In the morning I took a walk around the town and climbed a small mountain peak to get a fantastic view of the surrounding countryside. Mongolia is a beautiful country of rolling green hills and valleys with small settlements scattered about and lots and lots of horses, cows, sheep and goats.

Dr Luvandash picked us up around 9:30 the next morning and we went back to the border to try to get customs clearance once again. By now the customs duties had been paid and we began the clearance process. With Dr Luvandash translating on our behalf the whole process went much smoother and we cleared customs in about 4 hours. By 2:00 we were on our way. The first order of business was to stop at a tire repair place to have the right front rim straightened. Somewhere in Russia we must have hit a monster pothole on that side hard enough to bend the rim. We got this taken care of and continued on towards UB. Along the way we detoured off of the main road to visit a bow and arrow maker in a small town 6 km off of the main road. This secondary road was another example of what happens to roads that are never looked after or repaired. The whole 6 km was a series of potholes and washouts some the size of the car. It was very slow going and the car started to overheat to the point of steam escaping from under the hood. I had a look and discovered that the fan is not working so at slow speed the heat builds up with no fan to cool the radiator.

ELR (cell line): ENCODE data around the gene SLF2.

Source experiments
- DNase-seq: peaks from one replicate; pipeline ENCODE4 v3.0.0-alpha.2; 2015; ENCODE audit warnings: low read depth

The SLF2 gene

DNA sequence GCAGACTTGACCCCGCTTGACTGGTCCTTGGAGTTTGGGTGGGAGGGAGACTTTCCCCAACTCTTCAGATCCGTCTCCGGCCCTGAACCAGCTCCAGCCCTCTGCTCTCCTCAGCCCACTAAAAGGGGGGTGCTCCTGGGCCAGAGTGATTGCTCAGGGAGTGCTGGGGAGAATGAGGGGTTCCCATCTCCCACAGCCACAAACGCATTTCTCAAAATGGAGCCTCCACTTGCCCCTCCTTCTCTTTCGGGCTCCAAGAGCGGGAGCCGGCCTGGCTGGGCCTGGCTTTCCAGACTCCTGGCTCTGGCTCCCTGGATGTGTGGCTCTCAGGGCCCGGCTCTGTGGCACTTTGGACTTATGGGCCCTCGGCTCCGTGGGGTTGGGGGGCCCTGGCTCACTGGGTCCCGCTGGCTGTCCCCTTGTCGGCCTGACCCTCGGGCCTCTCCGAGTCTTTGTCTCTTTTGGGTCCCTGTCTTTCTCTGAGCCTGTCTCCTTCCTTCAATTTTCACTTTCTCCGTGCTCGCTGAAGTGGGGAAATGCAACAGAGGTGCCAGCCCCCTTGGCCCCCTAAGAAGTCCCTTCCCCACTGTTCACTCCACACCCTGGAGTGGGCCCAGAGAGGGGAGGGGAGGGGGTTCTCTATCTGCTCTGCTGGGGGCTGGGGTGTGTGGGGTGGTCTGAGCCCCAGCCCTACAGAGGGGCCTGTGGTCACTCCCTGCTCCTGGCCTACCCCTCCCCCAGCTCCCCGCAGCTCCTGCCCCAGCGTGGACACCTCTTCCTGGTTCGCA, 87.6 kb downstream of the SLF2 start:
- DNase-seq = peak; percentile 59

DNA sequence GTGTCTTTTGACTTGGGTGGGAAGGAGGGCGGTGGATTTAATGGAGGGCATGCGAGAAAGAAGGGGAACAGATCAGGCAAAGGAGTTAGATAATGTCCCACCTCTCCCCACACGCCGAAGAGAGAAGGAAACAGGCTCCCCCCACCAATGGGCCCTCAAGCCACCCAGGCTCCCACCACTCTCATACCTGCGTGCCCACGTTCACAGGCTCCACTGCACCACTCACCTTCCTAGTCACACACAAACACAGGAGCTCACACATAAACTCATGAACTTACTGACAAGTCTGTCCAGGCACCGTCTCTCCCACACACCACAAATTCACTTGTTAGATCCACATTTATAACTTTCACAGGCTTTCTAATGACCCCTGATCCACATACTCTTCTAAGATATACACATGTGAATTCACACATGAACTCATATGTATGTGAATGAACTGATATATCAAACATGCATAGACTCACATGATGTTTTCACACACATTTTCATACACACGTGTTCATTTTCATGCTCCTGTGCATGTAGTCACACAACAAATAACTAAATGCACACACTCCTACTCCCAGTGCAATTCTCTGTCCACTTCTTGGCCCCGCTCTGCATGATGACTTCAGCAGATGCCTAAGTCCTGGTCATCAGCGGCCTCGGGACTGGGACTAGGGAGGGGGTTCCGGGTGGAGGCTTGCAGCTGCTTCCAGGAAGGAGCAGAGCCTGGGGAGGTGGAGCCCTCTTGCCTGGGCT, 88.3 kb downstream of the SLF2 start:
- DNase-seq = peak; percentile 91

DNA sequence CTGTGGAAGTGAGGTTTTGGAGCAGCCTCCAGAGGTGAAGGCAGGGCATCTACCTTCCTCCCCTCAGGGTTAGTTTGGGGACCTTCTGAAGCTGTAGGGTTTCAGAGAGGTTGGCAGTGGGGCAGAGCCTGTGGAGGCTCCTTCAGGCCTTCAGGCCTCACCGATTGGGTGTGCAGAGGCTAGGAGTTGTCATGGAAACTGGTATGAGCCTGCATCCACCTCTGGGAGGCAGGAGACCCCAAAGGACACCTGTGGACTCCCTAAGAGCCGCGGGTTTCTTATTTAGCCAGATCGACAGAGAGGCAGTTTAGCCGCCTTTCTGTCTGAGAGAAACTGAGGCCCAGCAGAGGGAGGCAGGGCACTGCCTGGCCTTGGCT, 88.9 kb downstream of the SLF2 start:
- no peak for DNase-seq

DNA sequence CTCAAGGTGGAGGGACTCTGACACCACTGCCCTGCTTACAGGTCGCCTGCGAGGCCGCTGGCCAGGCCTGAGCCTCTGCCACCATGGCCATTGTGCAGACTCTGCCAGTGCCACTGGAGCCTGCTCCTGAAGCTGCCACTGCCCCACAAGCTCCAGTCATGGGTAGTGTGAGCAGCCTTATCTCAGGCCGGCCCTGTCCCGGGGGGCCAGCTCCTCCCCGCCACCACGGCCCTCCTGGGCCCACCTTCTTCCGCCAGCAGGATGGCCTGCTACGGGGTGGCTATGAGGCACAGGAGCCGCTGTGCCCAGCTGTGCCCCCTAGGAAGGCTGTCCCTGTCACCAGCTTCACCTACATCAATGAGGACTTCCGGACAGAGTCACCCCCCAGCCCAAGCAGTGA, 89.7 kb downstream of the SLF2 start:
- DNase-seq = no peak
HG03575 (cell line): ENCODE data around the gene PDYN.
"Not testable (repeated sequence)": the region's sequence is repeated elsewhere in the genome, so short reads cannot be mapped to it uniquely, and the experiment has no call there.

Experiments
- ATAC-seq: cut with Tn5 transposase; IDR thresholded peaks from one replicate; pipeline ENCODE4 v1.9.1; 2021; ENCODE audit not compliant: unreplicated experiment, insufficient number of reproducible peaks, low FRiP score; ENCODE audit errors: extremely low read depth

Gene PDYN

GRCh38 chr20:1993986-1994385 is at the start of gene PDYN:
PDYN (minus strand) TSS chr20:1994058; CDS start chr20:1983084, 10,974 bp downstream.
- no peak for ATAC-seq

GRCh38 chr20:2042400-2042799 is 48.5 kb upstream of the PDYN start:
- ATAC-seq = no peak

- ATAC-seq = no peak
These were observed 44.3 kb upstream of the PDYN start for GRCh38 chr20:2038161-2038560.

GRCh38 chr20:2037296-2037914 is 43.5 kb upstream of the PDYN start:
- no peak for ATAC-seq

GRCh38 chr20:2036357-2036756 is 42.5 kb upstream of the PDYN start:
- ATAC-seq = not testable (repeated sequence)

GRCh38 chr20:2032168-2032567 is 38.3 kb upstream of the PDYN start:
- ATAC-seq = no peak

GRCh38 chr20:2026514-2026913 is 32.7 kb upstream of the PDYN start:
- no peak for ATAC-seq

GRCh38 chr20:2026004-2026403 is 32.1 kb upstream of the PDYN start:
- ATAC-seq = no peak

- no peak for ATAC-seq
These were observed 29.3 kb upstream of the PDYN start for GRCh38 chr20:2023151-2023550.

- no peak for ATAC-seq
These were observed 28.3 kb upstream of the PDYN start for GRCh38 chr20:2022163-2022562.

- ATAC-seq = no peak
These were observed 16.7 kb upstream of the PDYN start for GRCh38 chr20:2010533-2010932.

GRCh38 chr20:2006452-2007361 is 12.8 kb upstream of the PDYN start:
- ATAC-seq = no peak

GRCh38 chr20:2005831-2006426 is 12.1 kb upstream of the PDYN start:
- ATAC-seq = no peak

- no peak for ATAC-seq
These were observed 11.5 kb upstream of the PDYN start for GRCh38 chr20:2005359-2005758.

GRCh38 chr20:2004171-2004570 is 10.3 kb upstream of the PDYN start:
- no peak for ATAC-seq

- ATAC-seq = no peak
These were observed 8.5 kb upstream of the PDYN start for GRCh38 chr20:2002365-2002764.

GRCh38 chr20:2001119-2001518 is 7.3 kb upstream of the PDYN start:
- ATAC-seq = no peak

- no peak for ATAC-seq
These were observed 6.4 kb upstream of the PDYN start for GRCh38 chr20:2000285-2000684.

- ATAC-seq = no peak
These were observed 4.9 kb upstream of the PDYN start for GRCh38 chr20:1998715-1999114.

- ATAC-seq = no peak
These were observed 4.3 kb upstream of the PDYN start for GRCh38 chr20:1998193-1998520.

We did make it to the shop of the bow maker and we were very glad that we did. The shop looks like it has been in use for hundreds of years and the bow making technology is probably even older. They build the bows out of the tendons from a horse. The process must use the fibrous tendons combined with glue to make what almost appears to be a fibreglass material. The bows are then covered in birch bark to give them a nice look and feel and then are ready for use. He strung one of the bows and let us get the feel of them. Very impressive but also very expensive. He wanted $300 for the bow with 3 arrows and if we had the money I would have liked to purchase one. The craftsmanship and history that goes with these bows would be well worth the money. After all this was the weapon that allowed Genghis Kahn and the Mongols to conquer most of the known world 800 years ago. We did however purchase one of their arrows as a memento.

Our overheating troubles continued as we headed back towards the main road and we had to stop 5 or 6 times to allow the engine to cool off. Once we got back to the main road though the highway speed seemed to be enough to keep the engine cool as we headed to Ulaanbaatar. We arrived around 10:30 found a hotel and settled in for the night.

And we have finallly been able to add some more pictures:

1 comment:

  1. Hi Ken, Calen and Paul,

    Congratulations Ken & Calen ... what a fantastic accomplishment! I've been following your adventures with great interest and feel like I've been on the rally with you. The pictures are beautiful. Paul - glad to see you made it!

    Love to you all,